The tortured though, it haunts me:
What if all could see inside?
But then I heard a whisper
From Someone up above:
“It really doesn’t matter;
I see, and I still love.
I’m watching all your struggles
And I think no less of you.
Keep trying, and you’ll make it:
I’ll bring you to the truth.”
Chorus (very softly):
So, it doesn’t matter what people think
If they see inside.
It doesn’t matter what they say
About the many tears I’ve cried.
If everyone on Earth forgets,
I’ll look up to the sky
And thank the Lord for loving me
Even though He sees inside.
I have to ask it.
I've asked it before, and really honestly wondered. What kind of missionary am I, anyway?
People from home tell me they're proud of me. People are praying for me. It was the love and support of people from home that got me here.
I'm here to tell you honestly. I'm nothing to be proud of.
I've been fighting a losing battle. I know that I can sound poetically pious online, in a blog post, but really, if you could see behind the computer screen, there's nothing but a little girl. Tempted, just like you. Sometimes failing, just like you. Weary, impatient, wavering, doubtful....
My throat gets tight as I type the words. I'm broken. No more worthy to be a missionary than to even be accepted, loved, and forgiven by God.
But that's the key.
I may be broken, but God is the fixer of things broken. The healer of things wounded. The lover of things unlovely. For I know I certainly am all three... and I also know that He loves me anyway.
Oh, He doesn't love the sin in the sinner. The rebellion in the rebel. But he loves the sinner and the rebel.
I am both.
All I can ask is for strength to do what I cannot. For the power from heaven to climb another Everest. And for my climb to inspire, not discourage the onlooking world from the assurance that God is working. That He is powerful. And that He will be victorious.
If He isn't, it will be my own fault.
But by His grace, this battle is won. This broken vessel will be whole.
Make me whole, Lord God.
Sunday, November 18, 2012
No. I'm a missionary. I'm supposed to be strong.
No, you don't understand. I can't do that.
That's not what people want to hear. I'm supposed to be telling wonderful stories about the wonderful things going on over here, not crying out for the reassurance that prayers and love still back me; not asking for encouragement. That's not what I created this blog for.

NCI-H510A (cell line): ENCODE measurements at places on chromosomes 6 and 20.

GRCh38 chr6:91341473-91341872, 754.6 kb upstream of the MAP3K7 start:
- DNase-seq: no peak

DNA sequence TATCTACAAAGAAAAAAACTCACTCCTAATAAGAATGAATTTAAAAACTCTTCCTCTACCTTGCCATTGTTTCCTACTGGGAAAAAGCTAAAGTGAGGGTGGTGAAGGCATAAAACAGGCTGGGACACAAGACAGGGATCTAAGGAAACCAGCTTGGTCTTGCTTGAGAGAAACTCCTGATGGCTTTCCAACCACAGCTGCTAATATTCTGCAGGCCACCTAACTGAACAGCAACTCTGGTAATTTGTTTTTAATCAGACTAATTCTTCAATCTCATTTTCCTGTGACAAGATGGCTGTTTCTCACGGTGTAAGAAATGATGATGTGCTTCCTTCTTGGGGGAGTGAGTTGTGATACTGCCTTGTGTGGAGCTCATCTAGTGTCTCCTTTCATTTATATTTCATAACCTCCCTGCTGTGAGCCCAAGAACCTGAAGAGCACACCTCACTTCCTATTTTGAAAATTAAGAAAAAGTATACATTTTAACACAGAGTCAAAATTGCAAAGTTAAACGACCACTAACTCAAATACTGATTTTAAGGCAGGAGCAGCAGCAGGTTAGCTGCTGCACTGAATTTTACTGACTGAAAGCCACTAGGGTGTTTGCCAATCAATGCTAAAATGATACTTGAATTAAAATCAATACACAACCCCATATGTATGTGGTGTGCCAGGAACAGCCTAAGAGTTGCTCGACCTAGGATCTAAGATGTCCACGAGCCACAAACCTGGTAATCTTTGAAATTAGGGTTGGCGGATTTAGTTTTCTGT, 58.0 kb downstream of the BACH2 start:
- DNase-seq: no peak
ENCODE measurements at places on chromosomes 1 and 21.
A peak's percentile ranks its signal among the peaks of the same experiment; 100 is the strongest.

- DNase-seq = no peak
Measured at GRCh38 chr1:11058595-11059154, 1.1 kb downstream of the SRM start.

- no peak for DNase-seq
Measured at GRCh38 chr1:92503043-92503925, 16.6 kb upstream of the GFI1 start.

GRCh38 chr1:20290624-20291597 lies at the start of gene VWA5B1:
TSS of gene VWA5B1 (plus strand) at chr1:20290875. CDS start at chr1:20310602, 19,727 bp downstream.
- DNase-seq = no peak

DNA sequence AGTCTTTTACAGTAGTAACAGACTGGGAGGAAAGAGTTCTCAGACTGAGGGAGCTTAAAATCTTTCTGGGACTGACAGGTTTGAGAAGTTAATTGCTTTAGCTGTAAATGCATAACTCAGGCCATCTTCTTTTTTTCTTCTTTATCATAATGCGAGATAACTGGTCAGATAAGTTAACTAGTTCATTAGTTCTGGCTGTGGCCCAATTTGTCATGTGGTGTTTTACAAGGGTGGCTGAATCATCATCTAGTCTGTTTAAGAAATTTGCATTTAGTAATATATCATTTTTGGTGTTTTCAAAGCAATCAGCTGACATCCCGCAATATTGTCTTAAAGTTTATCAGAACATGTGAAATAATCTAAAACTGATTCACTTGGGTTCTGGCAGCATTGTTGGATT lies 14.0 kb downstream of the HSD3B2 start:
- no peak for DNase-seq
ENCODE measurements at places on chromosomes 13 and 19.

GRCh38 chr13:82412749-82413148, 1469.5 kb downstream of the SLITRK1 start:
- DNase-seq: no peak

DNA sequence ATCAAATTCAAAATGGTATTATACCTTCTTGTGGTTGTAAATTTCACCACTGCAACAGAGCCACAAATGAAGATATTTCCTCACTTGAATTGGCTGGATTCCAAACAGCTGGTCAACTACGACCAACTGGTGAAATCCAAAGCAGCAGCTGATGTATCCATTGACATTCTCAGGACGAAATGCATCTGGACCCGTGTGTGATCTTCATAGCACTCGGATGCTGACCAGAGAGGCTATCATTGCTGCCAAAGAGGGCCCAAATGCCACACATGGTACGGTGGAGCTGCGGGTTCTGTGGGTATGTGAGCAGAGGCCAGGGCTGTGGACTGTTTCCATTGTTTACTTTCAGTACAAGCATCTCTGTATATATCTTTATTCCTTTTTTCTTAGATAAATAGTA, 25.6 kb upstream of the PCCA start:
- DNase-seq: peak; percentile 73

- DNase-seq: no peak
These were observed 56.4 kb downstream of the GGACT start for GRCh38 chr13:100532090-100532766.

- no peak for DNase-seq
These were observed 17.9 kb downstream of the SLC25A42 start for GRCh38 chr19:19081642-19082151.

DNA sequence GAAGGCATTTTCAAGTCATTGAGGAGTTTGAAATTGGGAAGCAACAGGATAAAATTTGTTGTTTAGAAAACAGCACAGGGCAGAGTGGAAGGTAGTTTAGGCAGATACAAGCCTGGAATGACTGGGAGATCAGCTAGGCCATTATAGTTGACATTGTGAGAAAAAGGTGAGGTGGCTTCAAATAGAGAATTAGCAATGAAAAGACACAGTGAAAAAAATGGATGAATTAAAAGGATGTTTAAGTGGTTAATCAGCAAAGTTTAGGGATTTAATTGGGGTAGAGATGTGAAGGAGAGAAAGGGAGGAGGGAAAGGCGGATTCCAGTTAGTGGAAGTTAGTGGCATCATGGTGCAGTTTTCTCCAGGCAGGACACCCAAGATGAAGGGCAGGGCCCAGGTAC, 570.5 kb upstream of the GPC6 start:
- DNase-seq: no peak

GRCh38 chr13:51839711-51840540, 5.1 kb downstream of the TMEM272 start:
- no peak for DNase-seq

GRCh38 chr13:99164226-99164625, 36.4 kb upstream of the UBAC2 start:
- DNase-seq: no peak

You still don't get it. I've never just asked for anything like that. I can't. And furthermore, I won't.
Will you stop? I'm a missionary, remember?
Yeah, what's that got to do with anything?
I know I need it, but...
I know, but...
It'll get misunderstood.
No one will care.
I've never been that honest before. It's too hard.
...isn't it too much to ask?
Are you sure?
No...NO. I can't. I just can't. I'm not.....
*sigh* No, I know... I'm just scared.
Just call out? Just ask? But what if something bad happens? Or worse... what if nothing happens?
Trust? ...alright. I'll try.
Yes, I'm ready.
Is anyone there?
Thursday, November 15, 2012
It's nearly stifled me a few times today. This very real, crushing pain.
Not for myself. For others who are in pain.
For the one who was honest: to a point of brokenness, unsure of how to carry on, and unable to do so without absolute miracle of divine intervention.
For the one who feels a pain deeper and more real than reality itself: lonely, like a lost child, and smarting even more under my feeble and useless attempt at "helping."
For the one who lies near death: sick with a very real sickness, having worn themselves out serving the Lord, giving their all, being "all things for all men."
The list could go on, but these three especially weigh on my heart tonight.
And yet, I'm shackled. Distance, time, and other barriers separate me from each one.
I can't be the strong shoulder of support for the first, no matter how much I wish I could: God said to have patience.
I can't heal the wounds of the second, even though I bear those hurts as a part of my own self: God said to let Him work; I realize I only make a mess of things.
I can't restore the health of the third, as much as everything in me wants to: God said that He's the only Physician that can bring complete cure; and that might not be His will.
I'm shackled: chained with pain. Not for myself, but for those I love. Because of my love.
Will I ever see the freedom of the first?
Will I ever see the healing of the second?